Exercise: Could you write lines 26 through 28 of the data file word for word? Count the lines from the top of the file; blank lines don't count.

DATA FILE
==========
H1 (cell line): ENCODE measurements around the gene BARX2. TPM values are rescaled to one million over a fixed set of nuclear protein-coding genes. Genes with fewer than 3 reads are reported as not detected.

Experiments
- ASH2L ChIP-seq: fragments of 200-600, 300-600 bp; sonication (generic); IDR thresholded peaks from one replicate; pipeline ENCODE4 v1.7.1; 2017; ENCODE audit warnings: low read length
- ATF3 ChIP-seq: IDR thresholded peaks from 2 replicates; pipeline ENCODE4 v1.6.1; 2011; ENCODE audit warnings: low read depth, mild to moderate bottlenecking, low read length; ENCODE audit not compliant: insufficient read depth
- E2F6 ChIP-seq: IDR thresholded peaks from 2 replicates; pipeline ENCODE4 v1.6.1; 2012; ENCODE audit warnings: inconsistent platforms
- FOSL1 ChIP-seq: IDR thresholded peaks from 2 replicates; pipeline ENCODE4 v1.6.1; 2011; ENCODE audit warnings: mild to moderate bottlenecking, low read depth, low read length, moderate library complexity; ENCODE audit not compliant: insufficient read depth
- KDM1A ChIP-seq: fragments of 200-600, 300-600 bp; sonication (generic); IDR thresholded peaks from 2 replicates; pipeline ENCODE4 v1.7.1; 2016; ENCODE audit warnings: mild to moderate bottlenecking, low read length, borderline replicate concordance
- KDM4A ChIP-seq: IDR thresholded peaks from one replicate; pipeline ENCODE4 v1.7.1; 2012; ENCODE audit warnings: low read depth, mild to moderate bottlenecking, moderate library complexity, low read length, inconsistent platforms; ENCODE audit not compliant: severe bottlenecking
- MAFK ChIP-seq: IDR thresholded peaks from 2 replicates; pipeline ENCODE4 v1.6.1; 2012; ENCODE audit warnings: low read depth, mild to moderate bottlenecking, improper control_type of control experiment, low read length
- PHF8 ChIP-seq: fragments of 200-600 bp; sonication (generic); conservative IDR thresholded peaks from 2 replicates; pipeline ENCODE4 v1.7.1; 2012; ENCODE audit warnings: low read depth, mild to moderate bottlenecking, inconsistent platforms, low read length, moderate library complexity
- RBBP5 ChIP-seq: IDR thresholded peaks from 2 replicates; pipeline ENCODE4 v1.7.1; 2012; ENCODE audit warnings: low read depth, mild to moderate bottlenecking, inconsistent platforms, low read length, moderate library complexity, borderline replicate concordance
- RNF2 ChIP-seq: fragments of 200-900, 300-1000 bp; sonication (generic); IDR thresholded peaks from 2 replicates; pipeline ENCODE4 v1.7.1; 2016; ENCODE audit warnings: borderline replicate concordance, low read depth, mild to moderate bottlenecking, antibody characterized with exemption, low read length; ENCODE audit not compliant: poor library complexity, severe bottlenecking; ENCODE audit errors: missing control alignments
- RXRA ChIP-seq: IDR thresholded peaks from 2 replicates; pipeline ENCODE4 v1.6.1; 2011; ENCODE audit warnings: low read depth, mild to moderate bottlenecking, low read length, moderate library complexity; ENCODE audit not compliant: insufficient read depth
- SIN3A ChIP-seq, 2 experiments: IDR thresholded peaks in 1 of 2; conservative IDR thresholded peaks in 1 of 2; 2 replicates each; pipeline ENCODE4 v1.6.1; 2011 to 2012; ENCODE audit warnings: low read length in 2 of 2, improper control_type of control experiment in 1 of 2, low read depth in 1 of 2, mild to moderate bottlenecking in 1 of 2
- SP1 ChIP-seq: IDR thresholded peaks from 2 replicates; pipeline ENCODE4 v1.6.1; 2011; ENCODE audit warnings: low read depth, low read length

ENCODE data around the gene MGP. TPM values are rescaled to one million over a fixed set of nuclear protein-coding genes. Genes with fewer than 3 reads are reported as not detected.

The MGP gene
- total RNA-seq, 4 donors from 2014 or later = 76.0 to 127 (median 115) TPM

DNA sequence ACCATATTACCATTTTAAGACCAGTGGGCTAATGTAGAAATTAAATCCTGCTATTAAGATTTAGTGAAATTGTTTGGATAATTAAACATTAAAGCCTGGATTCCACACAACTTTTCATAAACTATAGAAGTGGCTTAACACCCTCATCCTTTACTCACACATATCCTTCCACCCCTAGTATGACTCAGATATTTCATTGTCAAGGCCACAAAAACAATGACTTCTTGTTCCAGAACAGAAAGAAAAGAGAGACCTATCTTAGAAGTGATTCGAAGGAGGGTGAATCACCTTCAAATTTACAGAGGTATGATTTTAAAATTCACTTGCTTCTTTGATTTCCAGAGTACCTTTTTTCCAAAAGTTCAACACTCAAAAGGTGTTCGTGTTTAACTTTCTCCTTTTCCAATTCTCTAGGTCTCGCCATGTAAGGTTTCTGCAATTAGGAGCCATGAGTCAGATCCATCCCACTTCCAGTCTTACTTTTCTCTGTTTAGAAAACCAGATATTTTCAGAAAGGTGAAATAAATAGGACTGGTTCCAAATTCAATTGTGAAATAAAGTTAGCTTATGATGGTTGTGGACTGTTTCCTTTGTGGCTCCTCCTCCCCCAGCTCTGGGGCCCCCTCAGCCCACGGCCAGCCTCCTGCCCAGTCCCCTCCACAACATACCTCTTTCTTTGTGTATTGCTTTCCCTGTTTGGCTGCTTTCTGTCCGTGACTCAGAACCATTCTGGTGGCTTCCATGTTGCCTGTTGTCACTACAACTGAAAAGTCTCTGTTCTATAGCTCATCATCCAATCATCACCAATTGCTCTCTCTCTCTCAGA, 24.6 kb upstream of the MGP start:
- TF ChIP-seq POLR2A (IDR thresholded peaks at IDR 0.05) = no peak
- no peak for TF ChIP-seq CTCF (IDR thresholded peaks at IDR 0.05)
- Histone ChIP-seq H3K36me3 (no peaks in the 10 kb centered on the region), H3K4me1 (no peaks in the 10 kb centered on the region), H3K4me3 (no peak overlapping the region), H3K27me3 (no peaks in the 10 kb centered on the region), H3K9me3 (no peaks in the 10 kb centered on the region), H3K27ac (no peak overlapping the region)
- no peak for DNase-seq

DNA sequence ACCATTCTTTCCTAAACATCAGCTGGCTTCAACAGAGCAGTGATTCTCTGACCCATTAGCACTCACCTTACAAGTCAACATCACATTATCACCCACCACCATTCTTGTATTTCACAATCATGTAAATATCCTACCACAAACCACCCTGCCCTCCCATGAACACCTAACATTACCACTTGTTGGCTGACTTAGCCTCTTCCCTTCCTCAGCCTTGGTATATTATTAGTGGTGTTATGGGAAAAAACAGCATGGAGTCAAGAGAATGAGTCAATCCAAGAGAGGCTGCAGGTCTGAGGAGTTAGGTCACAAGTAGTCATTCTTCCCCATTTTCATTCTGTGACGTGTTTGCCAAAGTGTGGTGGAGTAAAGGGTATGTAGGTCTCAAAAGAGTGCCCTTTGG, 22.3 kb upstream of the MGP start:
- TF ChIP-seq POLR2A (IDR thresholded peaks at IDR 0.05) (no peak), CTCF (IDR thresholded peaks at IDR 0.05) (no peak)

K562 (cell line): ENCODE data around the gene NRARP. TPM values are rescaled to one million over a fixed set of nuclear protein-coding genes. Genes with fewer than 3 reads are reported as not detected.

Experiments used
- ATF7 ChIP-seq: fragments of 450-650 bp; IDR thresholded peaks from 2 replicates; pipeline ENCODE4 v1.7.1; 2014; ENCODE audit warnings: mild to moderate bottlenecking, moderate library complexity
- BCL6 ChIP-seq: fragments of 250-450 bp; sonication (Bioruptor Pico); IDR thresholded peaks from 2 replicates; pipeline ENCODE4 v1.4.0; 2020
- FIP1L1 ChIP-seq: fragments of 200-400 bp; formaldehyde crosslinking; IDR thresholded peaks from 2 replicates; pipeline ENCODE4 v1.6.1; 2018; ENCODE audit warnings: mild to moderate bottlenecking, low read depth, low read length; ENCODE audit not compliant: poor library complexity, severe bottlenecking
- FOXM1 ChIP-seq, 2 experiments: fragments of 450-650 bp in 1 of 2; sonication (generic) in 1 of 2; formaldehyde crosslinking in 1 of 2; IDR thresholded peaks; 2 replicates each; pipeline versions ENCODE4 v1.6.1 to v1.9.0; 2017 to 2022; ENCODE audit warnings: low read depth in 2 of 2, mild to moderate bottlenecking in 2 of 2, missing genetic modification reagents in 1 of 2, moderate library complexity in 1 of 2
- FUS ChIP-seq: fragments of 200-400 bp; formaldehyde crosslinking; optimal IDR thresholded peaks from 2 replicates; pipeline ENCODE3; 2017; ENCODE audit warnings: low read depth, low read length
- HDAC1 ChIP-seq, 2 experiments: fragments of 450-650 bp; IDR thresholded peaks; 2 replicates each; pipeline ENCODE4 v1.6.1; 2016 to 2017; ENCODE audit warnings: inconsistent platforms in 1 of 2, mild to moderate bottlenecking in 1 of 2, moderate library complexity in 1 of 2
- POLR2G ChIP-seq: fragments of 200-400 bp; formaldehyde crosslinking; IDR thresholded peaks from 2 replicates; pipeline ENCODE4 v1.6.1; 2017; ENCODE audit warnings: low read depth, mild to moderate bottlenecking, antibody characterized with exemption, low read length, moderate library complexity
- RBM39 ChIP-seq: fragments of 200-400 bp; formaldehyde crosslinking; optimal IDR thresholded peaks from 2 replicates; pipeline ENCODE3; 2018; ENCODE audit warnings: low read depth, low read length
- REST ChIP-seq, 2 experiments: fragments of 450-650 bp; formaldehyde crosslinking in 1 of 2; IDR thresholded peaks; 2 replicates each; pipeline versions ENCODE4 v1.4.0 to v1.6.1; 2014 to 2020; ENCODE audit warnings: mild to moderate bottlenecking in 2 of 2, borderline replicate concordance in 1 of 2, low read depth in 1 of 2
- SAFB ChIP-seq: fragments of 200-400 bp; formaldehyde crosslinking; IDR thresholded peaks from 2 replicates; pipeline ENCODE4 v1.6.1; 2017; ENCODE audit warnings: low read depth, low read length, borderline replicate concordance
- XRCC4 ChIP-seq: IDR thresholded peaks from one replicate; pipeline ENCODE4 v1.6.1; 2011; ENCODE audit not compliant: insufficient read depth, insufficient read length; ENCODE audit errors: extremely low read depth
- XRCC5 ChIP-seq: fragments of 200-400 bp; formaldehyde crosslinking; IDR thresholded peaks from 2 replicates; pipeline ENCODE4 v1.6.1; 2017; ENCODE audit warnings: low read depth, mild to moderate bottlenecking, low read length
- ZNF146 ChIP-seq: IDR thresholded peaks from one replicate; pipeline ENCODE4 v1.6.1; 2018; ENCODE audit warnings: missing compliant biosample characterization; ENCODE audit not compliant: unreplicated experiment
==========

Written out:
K562 (cell line): ENCODE data around the gene NRARP. TPM values are rescaled to one million over a fixed set of nuclear protein-coding genes. Genes with fewer than 3 reads are reported as not detected.

Experiments used
- ATF7 ChIP-seq: fragments of 450-650 bp; IDR thresholded peaks from 2 replicates; pipeline ENCODE4 v1.7.1; 2014; ENCODE audit warnings: mild to moderate bottlenecking, moderate library complexity